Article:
Is there anywhere on the planet that has better street food than Bangkok? This is a foodie paradise with food, and people eating food, seemingly everywhere you look. I’m not sure the people of Bangkok ever stop eating. Whatever time of day or night you happen to be wandering around, there will be food stalls serving up a preposterous range of fish, meat, rice, noodles, fruit, vegetables and much more.
There’s nothing fancy about Thai street food stalls. If there’s anywhere to sit at all, it’s usually just a few plastic chairs and tables. The food choices though can be more varied and bewildering than any restaurant, especially if like me you haven’t done your Thai food homework. Bright colours abound, and although some of it looks off-putting, and some of it smells off-putting, it’s mostly very tasty…and it’s certainly affordable.
I was lucky with my timing in Bangkok. Not only was it durian season, the ‘King of Fruits’ which is also the world’s smelliest, it was mango season. This meant there was mango sticky rice, drizzled with coconut milk, on almost every corner. I could (and almost did) eat mango sticky rice until it came out of my ears.
As I wandered the streets I began to wonder whether people ever cooked at home. I assume they do since there are plenty of fresh food markets, but talking to a colleague who works in Bangkok it seems that people eat out an awful lot…and if they don’t eat out, they get street food to take away and eat it at home.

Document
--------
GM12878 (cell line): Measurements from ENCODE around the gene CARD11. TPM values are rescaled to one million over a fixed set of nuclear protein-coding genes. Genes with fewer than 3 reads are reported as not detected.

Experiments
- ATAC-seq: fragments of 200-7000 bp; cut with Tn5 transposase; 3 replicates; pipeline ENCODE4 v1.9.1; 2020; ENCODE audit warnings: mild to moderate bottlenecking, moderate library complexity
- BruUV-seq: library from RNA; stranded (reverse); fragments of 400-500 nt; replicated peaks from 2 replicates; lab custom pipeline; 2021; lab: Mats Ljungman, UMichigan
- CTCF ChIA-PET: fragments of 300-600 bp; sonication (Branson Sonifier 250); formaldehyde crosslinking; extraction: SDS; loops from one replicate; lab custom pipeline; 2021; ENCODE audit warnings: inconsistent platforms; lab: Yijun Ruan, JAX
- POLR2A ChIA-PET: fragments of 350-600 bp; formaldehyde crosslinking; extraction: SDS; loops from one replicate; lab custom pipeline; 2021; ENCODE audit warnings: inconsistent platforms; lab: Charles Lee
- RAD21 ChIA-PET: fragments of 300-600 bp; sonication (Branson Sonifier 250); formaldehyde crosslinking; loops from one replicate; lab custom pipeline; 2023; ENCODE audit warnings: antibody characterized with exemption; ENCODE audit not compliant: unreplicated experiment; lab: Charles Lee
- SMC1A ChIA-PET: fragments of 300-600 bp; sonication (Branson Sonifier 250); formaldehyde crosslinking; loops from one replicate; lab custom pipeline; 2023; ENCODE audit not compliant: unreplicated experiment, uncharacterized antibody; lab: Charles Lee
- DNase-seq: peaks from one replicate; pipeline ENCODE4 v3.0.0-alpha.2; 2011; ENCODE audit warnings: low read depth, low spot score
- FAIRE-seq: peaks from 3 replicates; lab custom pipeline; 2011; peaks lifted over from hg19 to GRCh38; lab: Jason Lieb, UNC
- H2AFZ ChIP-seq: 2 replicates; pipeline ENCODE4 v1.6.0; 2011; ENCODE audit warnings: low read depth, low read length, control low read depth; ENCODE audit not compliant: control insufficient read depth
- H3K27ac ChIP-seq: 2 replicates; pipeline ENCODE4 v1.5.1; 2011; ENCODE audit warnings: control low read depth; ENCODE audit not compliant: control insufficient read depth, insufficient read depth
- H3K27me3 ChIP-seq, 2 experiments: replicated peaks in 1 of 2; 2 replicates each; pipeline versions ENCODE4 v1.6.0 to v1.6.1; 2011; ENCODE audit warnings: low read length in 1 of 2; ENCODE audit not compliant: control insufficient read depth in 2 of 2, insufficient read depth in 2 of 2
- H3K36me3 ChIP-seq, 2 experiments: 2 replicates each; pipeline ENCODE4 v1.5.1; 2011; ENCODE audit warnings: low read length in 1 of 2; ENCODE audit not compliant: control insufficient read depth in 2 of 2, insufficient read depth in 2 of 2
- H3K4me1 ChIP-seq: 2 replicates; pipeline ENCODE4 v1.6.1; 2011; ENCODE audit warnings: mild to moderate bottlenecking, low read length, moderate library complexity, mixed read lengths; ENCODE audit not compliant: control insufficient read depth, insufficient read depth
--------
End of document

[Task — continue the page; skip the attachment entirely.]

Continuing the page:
But really, why not? Although I feel a little overwhelmed by Bangkok street food, this is a city that does extraordinary food and has a culinary culture that invites exploration. Some Malaysian friends visit Bangkok regularly just for the food…well, the shopping as well, but mainly the food.
Thai food tends to be quite spicy – allegedly the spiciest food in the world after Mexican food, but this seems to be disputed by India. Regardless, for someone whose taste buds have been seasoned by Anglo-Indian food, spicy is good. Plus, if you believe the myth, chilly kills all the bugs that might make you sick; if in doubt, squeeze some lime on there as well.
There are thousands of street food stalls in Bangkok, some are definitely more hygienic than others; so it pays to choose a stall that is popular, preferably with Thais, where the food is moving quickly from grill to stomach without spending too much time hanging around in the open air.
Despite the offerings on the streets, I have to confess to popping into the occasional food court. This felt a bit like cheating, but the food can be good and comes with the added benefit of air conditioning and lower air pollution. When the temperature is hovering around the high 30s, and you’ve just arrived from a northern European winter, this is not something to take lightly.
Looking through my guidebook, I spotted a section about the market where much of Bangkok’s street food comes from. I decided Khlong Toei wet market was a must see; who, after all, doesn’t want to know where their food comes from? After a visit to Khlong Toei, I can now definitively answer that question…me.